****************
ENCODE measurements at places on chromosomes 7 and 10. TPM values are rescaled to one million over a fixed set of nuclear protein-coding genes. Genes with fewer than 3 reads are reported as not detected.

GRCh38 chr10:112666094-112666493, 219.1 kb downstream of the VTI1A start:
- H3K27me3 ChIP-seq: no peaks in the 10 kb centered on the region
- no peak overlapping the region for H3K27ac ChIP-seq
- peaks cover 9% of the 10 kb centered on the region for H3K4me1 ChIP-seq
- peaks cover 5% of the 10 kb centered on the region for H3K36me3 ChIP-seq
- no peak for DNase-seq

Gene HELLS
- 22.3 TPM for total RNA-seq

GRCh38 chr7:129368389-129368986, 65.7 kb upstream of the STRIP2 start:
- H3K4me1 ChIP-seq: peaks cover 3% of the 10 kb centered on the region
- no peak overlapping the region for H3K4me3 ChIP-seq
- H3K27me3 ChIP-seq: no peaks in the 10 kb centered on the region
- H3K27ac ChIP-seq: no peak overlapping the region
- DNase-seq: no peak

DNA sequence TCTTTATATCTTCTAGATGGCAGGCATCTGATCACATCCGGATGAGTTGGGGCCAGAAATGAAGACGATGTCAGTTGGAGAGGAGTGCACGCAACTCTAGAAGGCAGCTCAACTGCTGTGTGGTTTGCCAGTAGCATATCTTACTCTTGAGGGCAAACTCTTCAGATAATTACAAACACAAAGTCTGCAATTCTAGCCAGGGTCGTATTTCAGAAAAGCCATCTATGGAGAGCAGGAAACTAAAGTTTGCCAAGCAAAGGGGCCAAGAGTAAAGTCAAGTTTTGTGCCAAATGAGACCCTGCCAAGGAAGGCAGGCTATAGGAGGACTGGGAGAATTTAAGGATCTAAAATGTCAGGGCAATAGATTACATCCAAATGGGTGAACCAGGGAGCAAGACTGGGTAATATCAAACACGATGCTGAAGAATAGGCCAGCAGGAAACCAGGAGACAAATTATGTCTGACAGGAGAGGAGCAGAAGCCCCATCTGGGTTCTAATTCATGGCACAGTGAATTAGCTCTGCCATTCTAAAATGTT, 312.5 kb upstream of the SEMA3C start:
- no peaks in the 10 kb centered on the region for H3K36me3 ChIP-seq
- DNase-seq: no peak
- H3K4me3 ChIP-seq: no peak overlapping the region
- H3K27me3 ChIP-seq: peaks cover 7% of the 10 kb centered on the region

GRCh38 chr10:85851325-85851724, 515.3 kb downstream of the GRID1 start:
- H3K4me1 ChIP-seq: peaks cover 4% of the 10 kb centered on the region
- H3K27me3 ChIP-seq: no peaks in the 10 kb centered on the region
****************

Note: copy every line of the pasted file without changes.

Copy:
ENCODE measurements at places on chromosomes 7 and 10. TPM values are rescaled to one million over a fixed set of nuclear protein-coding genes. Genes with fewer than 3 reads are reported as not detected.

GRCh38 chr10:112666094-112666493, 219.1 kb downstream of the VTI1A start:
- H3K27me3 ChIP-seq: no peaks in the 10 kb centered on the region
- no peak overlapping the region for H3K27ac ChIP-seq
- peaks cover 9% of the 10 kb centered on the region for H3K4me1 ChIP-seq
- peaks cover 5% of the 10 kb centered on the region for H3K36me3 ChIP-seq
- no peak for DNase-seq

Gene HELLS
- 22.3 TPM for total RNA-seq

GRCh38 chr7:129368389-129368986, 65.7 kb upstream of the STRIP2 start:
- H3K4me1 ChIP-seq: peaks cover 3% of the 10 kb centered on the region
- no peak overlapping the region for H3K4me3 ChIP-seq
- H3K27me3 ChIP-seq: no peaks in the 10 kb centered on the region
- H3K27ac ChIP-seq: no peak overlapping the region
- DNase-seq: no peak

DNA sequence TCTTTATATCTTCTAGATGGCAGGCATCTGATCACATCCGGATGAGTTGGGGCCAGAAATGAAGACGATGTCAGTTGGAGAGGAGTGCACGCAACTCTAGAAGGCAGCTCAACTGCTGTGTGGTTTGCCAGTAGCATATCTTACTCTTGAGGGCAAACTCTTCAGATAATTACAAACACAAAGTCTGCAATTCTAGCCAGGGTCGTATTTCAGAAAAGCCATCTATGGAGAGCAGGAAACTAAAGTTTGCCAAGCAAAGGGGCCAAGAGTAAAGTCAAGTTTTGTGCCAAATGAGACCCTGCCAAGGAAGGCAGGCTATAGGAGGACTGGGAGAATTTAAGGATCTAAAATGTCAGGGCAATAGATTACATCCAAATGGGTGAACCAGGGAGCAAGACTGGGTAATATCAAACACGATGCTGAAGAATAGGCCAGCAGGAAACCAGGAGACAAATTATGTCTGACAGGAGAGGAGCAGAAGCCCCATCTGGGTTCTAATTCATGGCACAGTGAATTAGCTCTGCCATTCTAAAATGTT, 312.5 kb upstream of the SEMA3C start:
- no peaks in the 10 kb centered on the region for H3K36me3 ChIP-seq
- DNase-seq: no peak
- H3K4me3 ChIP-seq: no peak overlapping the region
- H3K27me3 ChIP-seq: peaks cover 7% of the 10 kb centered on the region

GRCh38 chr10:85851325-85851724, 515.3 kb downstream of the GRID1 start:
- H3K4me1 ChIP-seq: peaks cover 4% of the 10 kb centered on the region
- H3K27me3 ChIP-seq: no peaks in the 10 kb centered on the region